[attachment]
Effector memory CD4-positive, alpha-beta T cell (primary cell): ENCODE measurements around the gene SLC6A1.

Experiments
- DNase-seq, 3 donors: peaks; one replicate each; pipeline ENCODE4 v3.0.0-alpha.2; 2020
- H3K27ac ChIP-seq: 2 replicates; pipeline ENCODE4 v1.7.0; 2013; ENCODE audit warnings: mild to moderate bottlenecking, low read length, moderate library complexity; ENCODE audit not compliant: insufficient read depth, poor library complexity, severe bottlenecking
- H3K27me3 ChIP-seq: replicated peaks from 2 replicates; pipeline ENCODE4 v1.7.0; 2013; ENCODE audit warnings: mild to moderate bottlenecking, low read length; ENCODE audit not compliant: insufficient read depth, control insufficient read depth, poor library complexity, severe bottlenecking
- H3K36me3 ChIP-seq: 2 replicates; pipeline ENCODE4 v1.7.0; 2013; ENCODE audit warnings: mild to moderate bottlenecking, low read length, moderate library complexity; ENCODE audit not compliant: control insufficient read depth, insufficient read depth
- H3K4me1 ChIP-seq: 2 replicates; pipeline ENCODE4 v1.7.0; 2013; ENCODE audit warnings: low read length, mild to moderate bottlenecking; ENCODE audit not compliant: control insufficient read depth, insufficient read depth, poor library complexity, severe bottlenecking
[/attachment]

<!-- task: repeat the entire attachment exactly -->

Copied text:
Effector memory CD4-positive, alpha-beta T cell (primary cell): ENCODE measurements around the gene SLC6A1.

Experiments
- DNase-seq, 3 donors: peaks; one replicate each; pipeline ENCODE4 v3.0.0-alpha.2; 2020
- H3K27ac ChIP-seq: 2 replicates; pipeline ENCODE4 v1.7.0; 2013; ENCODE audit warnings: mild to moderate bottlenecking, low read length, moderate library complexity; ENCODE audit not compliant: insufficient read depth, poor library complexity, severe bottlenecking
- H3K27me3 ChIP-seq: replicated peaks from 2 replicates; pipeline ENCODE4 v1.7.0; 2013; ENCODE audit warnings: mild to moderate bottlenecking, low read length; ENCODE audit not compliant: insufficient read depth, control insufficient read depth, poor library complexity, severe bottlenecking
- H3K36me3 ChIP-seq: 2 replicates; pipeline ENCODE4 v1.7.0; 2013; ENCODE audit warnings: mild to moderate bottlenecking, low read length, moderate library complexity; ENCODE audit not compliant: control insufficient read depth, insufficient read depth
- H3K4me1 ChIP-seq: 2 replicates; pipeline ENCODE4 v1.7.0; 2013; ENCODE audit warnings: low read length, mild to moderate bottlenecking; ENCODE audit not compliant: control insufficient read depth, insufficient read depth, poor library complexity, severe bottlenecking